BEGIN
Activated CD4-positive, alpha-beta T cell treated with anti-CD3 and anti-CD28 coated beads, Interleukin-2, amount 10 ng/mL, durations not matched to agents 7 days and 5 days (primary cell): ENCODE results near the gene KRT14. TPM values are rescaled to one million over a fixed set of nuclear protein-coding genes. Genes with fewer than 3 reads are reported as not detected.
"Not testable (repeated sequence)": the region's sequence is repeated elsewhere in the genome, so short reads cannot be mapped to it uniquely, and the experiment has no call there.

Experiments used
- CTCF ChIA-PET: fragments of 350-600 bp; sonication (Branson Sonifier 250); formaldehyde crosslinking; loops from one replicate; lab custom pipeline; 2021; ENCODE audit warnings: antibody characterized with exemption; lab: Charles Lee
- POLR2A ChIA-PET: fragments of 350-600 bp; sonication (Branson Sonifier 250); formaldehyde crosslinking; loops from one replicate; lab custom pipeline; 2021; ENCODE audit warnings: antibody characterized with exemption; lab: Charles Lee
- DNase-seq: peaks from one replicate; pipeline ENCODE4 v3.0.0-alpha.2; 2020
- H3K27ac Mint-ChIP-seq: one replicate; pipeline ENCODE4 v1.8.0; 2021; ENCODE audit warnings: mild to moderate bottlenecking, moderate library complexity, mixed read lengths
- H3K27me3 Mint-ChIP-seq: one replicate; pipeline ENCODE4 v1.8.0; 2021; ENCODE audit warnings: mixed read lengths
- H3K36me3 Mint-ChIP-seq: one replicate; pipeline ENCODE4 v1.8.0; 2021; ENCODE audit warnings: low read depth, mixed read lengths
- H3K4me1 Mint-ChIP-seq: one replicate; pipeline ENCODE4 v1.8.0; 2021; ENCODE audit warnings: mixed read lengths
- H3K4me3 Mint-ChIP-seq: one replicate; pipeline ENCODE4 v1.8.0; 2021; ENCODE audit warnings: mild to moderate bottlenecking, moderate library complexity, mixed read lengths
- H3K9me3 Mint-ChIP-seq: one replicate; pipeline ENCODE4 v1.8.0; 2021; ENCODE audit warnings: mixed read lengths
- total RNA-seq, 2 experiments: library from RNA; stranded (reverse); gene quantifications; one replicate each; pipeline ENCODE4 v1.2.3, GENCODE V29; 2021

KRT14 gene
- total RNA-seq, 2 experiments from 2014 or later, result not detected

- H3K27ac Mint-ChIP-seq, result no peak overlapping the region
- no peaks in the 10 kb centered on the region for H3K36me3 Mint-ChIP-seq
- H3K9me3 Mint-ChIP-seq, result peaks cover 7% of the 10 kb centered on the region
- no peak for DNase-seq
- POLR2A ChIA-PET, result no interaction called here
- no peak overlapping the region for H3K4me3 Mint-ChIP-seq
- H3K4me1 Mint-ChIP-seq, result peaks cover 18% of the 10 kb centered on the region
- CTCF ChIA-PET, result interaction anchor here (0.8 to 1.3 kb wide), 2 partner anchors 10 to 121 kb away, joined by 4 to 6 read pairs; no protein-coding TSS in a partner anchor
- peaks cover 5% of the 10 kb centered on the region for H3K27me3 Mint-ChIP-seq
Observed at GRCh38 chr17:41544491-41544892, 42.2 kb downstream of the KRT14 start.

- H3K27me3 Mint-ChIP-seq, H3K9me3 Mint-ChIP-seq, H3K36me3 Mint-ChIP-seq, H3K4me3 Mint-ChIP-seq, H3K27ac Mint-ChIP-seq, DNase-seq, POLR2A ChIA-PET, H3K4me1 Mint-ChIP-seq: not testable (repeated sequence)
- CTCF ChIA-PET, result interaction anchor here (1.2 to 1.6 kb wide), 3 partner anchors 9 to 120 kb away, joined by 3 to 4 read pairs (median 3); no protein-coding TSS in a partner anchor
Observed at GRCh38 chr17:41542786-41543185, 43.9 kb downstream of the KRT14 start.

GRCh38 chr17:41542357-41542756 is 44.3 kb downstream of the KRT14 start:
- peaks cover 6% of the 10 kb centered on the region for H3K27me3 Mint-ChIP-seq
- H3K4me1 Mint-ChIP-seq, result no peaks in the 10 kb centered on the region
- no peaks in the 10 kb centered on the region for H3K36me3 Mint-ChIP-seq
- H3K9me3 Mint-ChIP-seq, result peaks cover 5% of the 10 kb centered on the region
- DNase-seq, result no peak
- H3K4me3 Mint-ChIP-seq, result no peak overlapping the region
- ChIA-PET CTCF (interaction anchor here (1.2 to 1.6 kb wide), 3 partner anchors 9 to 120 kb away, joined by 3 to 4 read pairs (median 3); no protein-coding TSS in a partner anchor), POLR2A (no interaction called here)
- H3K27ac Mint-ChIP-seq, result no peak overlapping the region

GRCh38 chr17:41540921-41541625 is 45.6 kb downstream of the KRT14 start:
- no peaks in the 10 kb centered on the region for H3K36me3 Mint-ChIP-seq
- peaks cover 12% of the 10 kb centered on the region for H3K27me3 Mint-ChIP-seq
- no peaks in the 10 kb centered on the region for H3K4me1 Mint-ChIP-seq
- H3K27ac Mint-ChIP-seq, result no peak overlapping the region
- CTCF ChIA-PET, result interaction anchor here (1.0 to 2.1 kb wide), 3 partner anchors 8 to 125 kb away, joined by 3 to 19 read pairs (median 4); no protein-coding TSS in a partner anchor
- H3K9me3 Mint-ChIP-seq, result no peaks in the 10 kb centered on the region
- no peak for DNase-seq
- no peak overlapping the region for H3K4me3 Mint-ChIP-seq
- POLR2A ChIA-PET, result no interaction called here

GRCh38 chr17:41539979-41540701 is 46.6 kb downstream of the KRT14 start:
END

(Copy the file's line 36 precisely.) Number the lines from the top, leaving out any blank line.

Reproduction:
- ChIA-PET CTCF (interaction anchor here (1.2 to 1.6 kb wide), 3 partner anchors 9 to 120 kb away, joined by 3 to 4 read pairs (median 3); no protein-coding TSS in a partner anchor), POLR2A (no interaction called here)